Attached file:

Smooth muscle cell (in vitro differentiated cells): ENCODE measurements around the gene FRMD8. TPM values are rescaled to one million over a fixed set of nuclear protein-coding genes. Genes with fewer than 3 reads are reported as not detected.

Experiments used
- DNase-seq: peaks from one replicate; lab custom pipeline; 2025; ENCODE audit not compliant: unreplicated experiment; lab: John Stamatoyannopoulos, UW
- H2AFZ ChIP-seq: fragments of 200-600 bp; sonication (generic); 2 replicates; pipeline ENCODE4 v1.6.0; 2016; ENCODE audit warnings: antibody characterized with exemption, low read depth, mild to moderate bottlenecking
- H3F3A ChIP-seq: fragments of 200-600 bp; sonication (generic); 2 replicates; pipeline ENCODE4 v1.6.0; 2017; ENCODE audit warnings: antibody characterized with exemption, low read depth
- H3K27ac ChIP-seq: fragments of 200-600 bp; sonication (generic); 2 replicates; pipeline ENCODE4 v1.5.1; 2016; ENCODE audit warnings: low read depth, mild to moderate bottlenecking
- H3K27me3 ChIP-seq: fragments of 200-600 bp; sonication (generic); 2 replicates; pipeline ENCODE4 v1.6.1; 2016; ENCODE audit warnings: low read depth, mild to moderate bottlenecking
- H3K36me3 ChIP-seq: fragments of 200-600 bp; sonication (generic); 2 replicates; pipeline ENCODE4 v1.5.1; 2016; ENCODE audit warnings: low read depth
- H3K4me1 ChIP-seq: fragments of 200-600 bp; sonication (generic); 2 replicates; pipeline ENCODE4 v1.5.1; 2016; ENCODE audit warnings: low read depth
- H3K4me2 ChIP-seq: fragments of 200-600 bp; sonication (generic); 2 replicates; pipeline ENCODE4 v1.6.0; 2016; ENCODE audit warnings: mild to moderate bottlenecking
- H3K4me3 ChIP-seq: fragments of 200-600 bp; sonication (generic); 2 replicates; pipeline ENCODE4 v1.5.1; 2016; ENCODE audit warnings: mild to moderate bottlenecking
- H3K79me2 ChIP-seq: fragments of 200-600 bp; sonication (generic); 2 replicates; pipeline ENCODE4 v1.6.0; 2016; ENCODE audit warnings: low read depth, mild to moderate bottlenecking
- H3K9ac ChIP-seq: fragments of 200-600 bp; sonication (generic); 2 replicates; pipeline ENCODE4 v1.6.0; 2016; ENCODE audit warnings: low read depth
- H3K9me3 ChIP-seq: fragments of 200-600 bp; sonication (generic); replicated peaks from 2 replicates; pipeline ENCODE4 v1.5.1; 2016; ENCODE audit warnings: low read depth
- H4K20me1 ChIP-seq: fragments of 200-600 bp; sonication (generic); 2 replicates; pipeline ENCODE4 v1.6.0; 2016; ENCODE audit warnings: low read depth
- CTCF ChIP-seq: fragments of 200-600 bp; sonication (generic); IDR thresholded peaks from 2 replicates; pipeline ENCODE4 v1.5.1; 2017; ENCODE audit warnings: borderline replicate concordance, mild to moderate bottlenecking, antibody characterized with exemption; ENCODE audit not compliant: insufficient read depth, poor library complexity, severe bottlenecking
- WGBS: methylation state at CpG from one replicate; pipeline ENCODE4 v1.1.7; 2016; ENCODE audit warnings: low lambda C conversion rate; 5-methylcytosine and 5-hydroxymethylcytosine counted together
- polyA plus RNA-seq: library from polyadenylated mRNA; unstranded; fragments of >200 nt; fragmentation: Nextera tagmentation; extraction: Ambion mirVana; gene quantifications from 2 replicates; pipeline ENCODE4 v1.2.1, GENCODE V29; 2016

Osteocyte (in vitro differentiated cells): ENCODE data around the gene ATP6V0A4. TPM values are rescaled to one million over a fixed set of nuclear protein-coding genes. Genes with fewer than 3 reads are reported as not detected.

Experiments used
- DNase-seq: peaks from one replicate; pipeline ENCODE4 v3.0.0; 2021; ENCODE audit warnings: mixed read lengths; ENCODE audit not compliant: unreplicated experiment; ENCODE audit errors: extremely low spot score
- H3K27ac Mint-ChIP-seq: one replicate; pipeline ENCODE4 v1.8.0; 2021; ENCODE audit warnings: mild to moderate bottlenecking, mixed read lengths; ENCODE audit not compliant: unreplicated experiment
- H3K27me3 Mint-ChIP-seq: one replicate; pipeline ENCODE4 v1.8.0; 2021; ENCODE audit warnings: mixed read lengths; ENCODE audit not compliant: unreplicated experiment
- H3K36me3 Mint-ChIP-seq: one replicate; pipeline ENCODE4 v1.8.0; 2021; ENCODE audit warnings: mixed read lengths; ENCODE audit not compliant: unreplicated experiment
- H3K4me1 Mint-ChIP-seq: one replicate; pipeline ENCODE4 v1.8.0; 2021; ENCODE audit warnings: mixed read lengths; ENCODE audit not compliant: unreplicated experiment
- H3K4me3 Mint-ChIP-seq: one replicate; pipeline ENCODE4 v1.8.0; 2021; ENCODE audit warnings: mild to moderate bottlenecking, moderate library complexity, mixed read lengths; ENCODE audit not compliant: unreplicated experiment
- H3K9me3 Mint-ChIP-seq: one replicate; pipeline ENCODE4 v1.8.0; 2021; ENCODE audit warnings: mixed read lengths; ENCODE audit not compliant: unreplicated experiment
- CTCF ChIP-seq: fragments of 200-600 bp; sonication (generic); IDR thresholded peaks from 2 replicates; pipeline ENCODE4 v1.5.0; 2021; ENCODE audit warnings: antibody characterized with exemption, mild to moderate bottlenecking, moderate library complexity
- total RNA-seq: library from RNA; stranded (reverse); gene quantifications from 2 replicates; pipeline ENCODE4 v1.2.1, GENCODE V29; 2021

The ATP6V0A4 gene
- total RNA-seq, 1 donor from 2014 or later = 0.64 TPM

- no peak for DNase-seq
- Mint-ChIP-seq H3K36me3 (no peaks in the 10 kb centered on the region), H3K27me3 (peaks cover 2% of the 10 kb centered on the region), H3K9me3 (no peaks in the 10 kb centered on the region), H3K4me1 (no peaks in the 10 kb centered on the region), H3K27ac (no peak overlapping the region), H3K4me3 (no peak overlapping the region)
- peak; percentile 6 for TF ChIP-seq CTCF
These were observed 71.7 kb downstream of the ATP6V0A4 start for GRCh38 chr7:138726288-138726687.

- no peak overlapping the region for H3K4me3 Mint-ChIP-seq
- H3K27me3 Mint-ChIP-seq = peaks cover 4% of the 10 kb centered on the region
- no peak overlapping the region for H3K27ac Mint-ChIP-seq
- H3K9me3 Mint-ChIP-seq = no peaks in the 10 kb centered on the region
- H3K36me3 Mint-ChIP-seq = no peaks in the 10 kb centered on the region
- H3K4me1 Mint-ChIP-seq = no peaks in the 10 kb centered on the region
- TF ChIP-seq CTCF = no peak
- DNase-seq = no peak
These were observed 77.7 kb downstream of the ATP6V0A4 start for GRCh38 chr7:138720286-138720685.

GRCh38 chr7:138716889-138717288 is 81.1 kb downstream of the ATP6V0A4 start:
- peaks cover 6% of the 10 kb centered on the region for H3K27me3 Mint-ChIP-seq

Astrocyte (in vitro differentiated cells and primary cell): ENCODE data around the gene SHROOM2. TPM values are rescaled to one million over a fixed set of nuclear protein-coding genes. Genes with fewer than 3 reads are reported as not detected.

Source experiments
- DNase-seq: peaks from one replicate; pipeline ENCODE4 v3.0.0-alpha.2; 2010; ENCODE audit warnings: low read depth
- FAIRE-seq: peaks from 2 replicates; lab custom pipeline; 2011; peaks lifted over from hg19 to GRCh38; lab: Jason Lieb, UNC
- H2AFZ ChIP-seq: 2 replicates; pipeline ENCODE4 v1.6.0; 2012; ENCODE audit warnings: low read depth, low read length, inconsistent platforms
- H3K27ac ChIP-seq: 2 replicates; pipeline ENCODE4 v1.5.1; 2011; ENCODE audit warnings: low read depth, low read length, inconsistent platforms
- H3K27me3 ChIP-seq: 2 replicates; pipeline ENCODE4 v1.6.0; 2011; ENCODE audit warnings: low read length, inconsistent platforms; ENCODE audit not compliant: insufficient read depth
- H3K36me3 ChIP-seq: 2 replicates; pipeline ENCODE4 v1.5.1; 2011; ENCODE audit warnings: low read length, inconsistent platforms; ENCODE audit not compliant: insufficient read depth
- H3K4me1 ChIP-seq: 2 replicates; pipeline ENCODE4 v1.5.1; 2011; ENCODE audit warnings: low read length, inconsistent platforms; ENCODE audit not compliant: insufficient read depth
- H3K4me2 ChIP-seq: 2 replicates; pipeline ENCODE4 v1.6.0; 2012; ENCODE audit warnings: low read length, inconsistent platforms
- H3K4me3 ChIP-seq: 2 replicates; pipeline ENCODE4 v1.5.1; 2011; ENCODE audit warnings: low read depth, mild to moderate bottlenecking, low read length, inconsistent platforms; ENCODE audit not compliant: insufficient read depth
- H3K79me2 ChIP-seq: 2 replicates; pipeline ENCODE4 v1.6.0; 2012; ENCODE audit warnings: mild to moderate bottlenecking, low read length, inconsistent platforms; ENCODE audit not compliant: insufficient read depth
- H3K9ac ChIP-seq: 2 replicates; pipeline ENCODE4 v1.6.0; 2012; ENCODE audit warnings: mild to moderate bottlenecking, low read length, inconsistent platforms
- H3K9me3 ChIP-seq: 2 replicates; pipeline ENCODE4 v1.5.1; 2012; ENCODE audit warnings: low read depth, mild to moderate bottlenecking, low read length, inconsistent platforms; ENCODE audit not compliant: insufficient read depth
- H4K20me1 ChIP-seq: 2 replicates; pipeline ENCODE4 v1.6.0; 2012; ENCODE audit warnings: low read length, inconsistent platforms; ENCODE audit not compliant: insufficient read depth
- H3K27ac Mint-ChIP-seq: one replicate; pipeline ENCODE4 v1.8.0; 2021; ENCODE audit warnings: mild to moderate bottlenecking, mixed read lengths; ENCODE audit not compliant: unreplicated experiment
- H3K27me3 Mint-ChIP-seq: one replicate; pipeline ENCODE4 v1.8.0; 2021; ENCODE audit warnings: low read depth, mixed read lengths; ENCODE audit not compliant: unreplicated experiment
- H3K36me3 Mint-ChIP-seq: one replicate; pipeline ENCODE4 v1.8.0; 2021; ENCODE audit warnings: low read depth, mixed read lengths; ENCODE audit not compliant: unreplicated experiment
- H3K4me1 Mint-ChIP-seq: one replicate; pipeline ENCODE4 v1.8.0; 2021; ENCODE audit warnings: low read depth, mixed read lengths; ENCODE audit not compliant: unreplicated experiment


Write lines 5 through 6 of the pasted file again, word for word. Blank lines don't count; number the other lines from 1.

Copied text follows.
- H3F3A ChIP-seq: fragments of 200-600 bp; sonication (generic); 2 replicates; pipeline ENCODE4 v1.6.0; 2017; ENCODE audit warnings: antibody characterized with exemption, low read depth
- H3K27ac ChIP-seq: fragments of 200-600 bp; sonication (generic); 2 replicates; pipeline ENCODE4 v1.5.1; 2016; ENCODE audit warnings: low read depth, mild to moderate bottlenecking